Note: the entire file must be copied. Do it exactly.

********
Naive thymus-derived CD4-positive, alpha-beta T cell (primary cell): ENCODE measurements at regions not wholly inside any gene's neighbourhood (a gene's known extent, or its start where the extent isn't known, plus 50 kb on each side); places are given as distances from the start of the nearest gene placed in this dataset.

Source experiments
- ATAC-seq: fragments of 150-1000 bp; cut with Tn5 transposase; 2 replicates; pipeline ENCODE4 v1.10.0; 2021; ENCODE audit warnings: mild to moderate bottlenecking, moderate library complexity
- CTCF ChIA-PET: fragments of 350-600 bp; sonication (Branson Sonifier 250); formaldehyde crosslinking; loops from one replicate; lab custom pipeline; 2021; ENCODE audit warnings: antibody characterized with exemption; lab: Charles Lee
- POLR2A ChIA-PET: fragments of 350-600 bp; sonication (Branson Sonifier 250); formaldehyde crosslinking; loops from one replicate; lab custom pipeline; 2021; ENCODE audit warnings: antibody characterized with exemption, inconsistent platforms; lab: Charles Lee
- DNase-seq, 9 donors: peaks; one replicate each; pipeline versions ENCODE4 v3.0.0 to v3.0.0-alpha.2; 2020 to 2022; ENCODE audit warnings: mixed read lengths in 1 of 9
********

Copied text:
Naive thymus-derived CD4-positive, alpha-beta T cell (primary cell): ENCODE measurements at regions not wholly inside any gene's neighbourhood (a gene's known extent, or its start where the extent isn't known, plus 50 kb on each side); places are given as distances from the start of the nearest gene placed in this dataset.

Source experiments
- ATAC-seq: fragments of 150-1000 bp; cut with Tn5 transposase; 2 replicates; pipeline ENCODE4 v1.10.0; 2021; ENCODE audit warnings: mild to moderate bottlenecking, moderate library complexity
- CTCF ChIA-PET: fragments of 350-600 bp; sonication (Branson Sonifier 250); formaldehyde crosslinking; loops from one replicate; lab custom pipeline; 2021; ENCODE audit warnings: antibody characterized with exemption; lab: Charles Lee
- POLR2A ChIA-PET: fragments of 350-600 bp; sonication (Branson Sonifier 250); formaldehyde crosslinking; loops from one replicate; lab custom pipeline; 2021; ENCODE audit warnings: antibody characterized with exemption, inconsistent platforms; lab: Charles Lee
- DNase-seq, 9 donors: peaks; one replicate each; pipeline versions ENCODE4 v3.0.0 to v3.0.0-alpha.2; 2020 to 2022; ENCODE audit warnings: mixed read lengths in 1 of 9